This page goes into some more detail about PostScript as a programming language. It discusses the use of operators, dictionaries and the stack.
Every computer language has a number of predefined commands.In PostScript, these are called operators. Here are a couple of examples of PostScript operators:
div – divide two numbers
lineto – draw a line
setlinewidth – defines the thickness of lines
showpage – print the currently processed page
There are hundreds of operators in the PostScript language and an application can even add its own. For example: PostScript does not contain a specific command to draw a rectangle but a drawing application might need such a command. Within PostScript, that application can define its own ‘box’ operator that combines four ‘lineto’ commands to draw a rectangle. This way the application can add the functionality it needs to the PostScript command set.
The fact that applications (or spoolers, OPI-systems or drivers) can create their own operators makes PostScript code difficult to debug. If something goes wrong with a specific operator, it can be difficult to find out which application added the buggy code.
Groups of operators can be stored in a dictionary. A lot of applications as well as printer drivers use their own dictionaries. If you print a page from QuarkXPress to a printer, both the printer driver that is used as well as QuarkXPress itself add their dictionaries to the PostScript data that are send to the output device. Sometimes these extra data cause problems. That is why it is often a good idea to change drivers or omit any extra steps in the output process to troubleshoot PostScript errors.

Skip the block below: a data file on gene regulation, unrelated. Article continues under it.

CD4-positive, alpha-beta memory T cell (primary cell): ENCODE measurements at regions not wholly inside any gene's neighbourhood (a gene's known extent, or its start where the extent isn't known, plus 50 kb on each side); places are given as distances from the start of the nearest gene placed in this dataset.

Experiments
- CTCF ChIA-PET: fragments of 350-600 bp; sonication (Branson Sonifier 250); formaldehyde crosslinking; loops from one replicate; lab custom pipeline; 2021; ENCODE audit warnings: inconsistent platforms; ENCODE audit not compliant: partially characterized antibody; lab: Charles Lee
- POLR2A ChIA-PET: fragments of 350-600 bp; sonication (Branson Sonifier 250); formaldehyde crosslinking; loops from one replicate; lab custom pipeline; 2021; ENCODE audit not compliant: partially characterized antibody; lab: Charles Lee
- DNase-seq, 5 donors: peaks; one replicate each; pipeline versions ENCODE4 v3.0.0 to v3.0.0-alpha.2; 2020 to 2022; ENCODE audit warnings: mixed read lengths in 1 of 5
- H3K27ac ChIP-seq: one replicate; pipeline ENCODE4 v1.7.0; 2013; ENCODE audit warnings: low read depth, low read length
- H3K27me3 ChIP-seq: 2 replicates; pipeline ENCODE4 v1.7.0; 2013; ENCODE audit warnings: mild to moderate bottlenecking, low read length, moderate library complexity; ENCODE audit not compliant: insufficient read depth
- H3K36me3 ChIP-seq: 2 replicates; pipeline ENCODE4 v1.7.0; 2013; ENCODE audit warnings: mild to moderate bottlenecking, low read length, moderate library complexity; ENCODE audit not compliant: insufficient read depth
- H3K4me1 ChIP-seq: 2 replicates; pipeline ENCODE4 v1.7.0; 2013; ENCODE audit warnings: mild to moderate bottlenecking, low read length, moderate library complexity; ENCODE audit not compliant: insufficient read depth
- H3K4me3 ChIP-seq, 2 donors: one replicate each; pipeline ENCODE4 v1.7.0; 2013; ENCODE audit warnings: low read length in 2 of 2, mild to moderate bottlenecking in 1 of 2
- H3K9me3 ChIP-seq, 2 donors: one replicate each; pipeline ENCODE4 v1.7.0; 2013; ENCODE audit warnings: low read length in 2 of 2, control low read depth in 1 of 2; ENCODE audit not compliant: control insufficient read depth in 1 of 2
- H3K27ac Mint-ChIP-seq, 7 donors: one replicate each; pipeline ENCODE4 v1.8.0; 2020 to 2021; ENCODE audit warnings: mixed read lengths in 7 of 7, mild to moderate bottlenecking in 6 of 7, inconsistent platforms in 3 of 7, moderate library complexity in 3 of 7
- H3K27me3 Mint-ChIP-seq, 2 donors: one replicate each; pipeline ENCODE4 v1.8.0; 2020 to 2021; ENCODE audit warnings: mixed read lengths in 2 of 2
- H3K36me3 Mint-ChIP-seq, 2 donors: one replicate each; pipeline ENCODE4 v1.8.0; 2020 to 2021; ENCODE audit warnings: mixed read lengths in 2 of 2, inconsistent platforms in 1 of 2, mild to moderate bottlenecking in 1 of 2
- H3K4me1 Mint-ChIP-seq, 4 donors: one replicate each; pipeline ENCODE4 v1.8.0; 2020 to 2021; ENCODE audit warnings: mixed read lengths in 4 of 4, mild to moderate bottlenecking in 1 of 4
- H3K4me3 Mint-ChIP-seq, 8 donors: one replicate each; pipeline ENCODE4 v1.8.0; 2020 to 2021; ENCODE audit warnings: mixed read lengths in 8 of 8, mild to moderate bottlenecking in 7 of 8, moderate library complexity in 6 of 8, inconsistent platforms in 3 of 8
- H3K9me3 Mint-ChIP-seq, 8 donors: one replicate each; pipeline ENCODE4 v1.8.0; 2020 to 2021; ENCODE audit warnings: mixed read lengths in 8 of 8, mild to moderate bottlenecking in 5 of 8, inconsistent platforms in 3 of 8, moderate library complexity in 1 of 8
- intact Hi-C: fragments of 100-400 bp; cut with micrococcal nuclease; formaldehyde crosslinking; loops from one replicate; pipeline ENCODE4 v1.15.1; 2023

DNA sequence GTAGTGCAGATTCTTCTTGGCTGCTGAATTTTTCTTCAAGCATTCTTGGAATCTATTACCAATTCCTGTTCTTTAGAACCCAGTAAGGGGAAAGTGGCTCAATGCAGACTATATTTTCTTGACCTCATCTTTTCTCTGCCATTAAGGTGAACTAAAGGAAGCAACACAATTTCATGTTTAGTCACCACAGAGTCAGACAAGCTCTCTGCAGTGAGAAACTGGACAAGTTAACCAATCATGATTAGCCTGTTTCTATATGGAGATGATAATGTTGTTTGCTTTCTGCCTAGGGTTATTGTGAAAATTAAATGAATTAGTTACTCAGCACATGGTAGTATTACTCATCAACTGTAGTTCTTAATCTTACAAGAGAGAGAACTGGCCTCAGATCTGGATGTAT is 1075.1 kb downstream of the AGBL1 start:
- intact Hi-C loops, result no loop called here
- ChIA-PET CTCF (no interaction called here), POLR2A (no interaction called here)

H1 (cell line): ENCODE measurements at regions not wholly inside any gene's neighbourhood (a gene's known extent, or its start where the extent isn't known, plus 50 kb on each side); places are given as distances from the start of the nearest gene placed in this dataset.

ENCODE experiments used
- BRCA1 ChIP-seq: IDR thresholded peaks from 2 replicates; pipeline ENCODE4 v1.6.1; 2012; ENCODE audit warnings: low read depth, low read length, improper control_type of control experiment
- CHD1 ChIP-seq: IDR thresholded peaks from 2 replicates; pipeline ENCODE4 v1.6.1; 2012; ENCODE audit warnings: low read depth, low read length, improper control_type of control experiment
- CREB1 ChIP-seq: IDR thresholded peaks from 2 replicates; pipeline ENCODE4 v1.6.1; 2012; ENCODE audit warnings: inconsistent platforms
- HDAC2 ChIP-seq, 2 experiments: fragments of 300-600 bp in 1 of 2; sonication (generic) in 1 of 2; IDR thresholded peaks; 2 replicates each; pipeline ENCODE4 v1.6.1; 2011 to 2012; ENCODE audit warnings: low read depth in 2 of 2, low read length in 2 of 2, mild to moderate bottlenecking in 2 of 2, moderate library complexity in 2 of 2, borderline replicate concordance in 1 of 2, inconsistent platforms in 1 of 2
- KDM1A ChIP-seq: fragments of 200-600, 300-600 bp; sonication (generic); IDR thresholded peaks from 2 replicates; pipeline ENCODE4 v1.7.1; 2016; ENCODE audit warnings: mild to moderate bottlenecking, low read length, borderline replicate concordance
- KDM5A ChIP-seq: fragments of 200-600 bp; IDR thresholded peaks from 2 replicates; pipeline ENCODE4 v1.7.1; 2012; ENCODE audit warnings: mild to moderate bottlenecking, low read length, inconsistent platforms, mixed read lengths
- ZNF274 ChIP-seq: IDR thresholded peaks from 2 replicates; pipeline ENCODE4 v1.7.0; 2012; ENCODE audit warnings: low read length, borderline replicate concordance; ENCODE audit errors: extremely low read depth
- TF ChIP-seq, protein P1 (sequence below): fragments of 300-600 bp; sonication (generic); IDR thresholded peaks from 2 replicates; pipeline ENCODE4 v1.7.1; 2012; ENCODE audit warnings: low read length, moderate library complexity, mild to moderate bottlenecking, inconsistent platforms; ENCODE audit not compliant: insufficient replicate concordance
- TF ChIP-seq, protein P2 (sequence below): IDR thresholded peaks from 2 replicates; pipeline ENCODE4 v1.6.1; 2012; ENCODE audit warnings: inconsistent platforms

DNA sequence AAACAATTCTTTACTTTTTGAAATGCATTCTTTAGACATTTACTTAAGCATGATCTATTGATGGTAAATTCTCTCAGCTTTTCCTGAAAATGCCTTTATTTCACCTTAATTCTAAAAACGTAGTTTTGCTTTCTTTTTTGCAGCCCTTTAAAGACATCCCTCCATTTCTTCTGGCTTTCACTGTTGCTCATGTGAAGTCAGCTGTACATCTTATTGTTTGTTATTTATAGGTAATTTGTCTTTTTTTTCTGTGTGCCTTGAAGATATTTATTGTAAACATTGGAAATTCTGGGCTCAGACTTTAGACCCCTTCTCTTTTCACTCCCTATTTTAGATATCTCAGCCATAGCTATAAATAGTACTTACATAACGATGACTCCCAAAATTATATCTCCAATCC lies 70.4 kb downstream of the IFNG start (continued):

A stack based language
PostScript is a stack based language which works similar to calculators that use Reverse Polish Notation. HP is famous for selling such calculators. Suppose you want to add 12 to 15. In PostScript this is done like this:
15 12 add
First both numbers are ‘push’ed on the stack. Then the interpreter reads the ‘add’ operator which tells it to ‘pop’ the two upper numbers from the stack, add them up and ‘push’ the resulting value back onto the stack.
Needless to say, RPN makes it much more difficult for us mere humans to look at PostScript code and make any sense of it.